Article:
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Author Topic: Neverending Golden age.  (Read 3755 times)
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carmelo
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« on: March 23, 2007, 03:15:51 AM »

The questions are two.The first is what caused the end of the golden age of superheroes? Why in late 40s-early 50s hundred of charapters (some of which very populars) disappeared? And the second question is what if Golden age "crisis" had not been? Which direction would have Alan Scott-Green ,Lantern,Jay Garrick-Flash,Carter Hall-Hawkman,and the others all? Science fiction oriented stories? Weisenger style stories? (here some covers from early 50s)                                                                                                                                                                
« Last Edit: March 23, 2007, 03:23:25 AM by carmelo » Logged
crispy snax
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« Reply #1 on: March 23, 2007, 10:38:45 AM »

oh yay i get to answer this one!!!!

the reason why is because they got condemned, around that time a "psychologist" named something wertham wrote a book titled "seduction of the innocent" which proposed that the books were the root of juvinile deliquency. it also said that the comics (superhero ones mainly) had strong communist and homosexual undertones (wonderwoman and batman were accused of the second one, showing the old joke is anything but new). this lead to a major culling of superhero comics, except for the superman, superboy, batman and wonderwoman ones.. althoug there were a few other attempts at heroes it didnt really take off till the late fifties (i think horror comics were also culled due to rather graphic nature). they also installed the comics code, which back in the fifties was extremely suffocating, (which is why fifties superhero comics tend to be a tad bland)

thats why the fifties are mostly science fiction stories (and romance comics, mille the model carried marvel though that period) if seduction was never printed then i think that alot of the heroes would have died out anyway, as the golden age was sort of dieing out (fads only last so long ya know) and we would see more science fiction style heroes... if you look at the few heroes who made their appearance here (Captain Comet, Manhunter from Mars) and the fact that the big three (superman, batman, wonderwoman) where having increasingly sci fi comics at the time would show that was the new trend to go

hope that helps  Grin
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nightwing
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« Reply #2 on: March 23, 2007, 01:26:11 PM »

Well....that's not entirely accurate.

If you look at the dates, Green Lantern went out of publication with the May 1949 issue (GL having already surrendered the lead spot in his own book to Streak, the Wonder Dog! Shocked), the Flash packed in it in that same February (the "All-Flash" sister book having vanished in 1946), More Fun switched from heroes to gag strips in 1945, All-American transitioned to western strips in 1948, and so on.  Adventure managed to soldier on by becoming a de facto Superman Family title with Superboy in the lead, and the various second-tier heroes, having lost their own books, huddled together as the JSA until 1951 when All-Star Comics became All-Star Western.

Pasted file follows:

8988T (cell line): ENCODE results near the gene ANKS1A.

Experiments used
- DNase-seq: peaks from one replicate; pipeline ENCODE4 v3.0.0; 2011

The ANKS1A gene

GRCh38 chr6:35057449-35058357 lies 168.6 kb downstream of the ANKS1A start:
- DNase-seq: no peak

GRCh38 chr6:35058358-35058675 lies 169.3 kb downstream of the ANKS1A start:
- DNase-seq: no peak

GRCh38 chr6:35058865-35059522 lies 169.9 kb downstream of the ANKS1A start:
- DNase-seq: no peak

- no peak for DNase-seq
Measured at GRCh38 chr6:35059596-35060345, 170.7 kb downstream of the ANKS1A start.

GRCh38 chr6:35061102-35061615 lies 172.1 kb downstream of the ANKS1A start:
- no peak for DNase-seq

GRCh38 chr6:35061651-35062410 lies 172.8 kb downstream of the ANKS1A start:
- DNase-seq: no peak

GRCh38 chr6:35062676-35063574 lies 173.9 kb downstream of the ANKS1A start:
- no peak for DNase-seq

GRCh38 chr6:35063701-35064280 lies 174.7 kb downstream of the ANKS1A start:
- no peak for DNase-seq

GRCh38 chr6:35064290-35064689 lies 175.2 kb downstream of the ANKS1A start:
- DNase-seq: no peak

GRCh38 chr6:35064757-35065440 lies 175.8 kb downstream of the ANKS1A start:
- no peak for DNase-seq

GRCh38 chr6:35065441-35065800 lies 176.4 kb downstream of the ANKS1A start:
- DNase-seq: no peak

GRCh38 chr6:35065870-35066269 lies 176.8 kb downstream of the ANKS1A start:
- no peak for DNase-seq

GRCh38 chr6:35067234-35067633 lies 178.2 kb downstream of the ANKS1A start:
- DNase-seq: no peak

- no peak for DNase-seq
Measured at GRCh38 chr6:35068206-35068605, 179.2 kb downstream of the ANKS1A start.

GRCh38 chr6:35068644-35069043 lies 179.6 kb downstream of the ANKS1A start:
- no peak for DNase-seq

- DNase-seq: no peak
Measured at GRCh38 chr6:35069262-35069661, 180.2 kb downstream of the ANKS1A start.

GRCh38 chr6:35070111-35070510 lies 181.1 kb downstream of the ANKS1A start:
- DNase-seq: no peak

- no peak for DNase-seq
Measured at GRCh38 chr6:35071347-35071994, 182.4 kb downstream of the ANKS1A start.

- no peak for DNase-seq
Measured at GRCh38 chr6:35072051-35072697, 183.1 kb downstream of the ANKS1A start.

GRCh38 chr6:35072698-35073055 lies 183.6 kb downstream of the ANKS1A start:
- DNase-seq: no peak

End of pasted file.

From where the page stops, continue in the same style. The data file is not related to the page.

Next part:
And that's just DC.  Timely, having put all its eggs in the Axis-busting basket, essentially imploded when the war ended, with Captain America limping along as a crime/horror book until 1950, Sub-Mariner sunk in 1949 and The Human Torch burned out that same year (sparking to life for 3 more issues in 1954).

Dr. Wertham's book, "Seduction of the Innocent" and the resulting Senate hearings under Estes Kefauver didn't come along until 1954, so it's safe to say they were NOT the reason the Golden Age of Superheroes ended.  When they showed up, it was already over. Indeed, the whole anti-Comics hysteria came about because comics in the 50s had moved to horror and "True Crime" content in a desperate effort to reinvent themselves after the superhero craze fizzled out.

So what did end the Golden Age?  Reader apathy, mostly.  Books about cowboys, cops, funny animals, goofy teenagers and love-challenged heroines sold better than books about people in longjohns punching each other in the face.  The industry adapted.  Also television came along, and not too long after that paperback novels and other entertainments that ate into the comics audience.

The only characters to survive were DC's "Big Three," who had already become icons bigger than than their source material (and much more adaptable than, say, AirBoy or Hangman) and Fawcett's Marvel Family, which was never your stereotypical "superhero" fare anyway...it owed as much to Archie as Superman.

As for how the other DC heroes would have adapted had they survived, I think we saw the beginnings of that before they vanished.  They tried to add humor, or animal sidekicks, or whatever it took.  It didn't work, whereas the same gimmicks for Superman and Batman did work.  Then when the late 50s and 60s rolled around and the focus turned to science and technology, we got those characters reinvented in new forms.  I'm not at all sure they could have adapted nearly as well as they were "rebooted" (Alan Scott as Hal Jordan, Jay Garrick as Barry Allen, etc). 

The really amazing part to me, looking back, is that there were only seven years between Jay's last appearance in All-Star #57 and Barry's debut in Showcase #4.  So really only seven short years separate the Golden and Silver Ages, depending on how you look at it.  Seven years is nothing today.  Heck I think there are cross-over events that last that long.
« Last Edit: March 23, 2007, 01:28:12 PM by nightwing » Logged

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carmelo
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« Reply #3 on: March 23, 2007, 03:06:01 PM »

Well....that's not entirely accurate.

Dr. Wertham's book, "Seduction of the Innocent" and the resulting Senate hearings under Estes Kefauver didn't come along until 1954, so it's safe to say they were NOT the reason the Golden Age of Superheroes ended. So what did end the Golden Age?  Reader apathy, mostly.  Books about cowboys, cops, funny animals, goofy teenagers and love-challenged heroines sold better than books about people in longjohns punching each other in the face.  The industry adapted.  Also television came along, and not too long after that paperback novels and other entertainments that ate into the comics audience.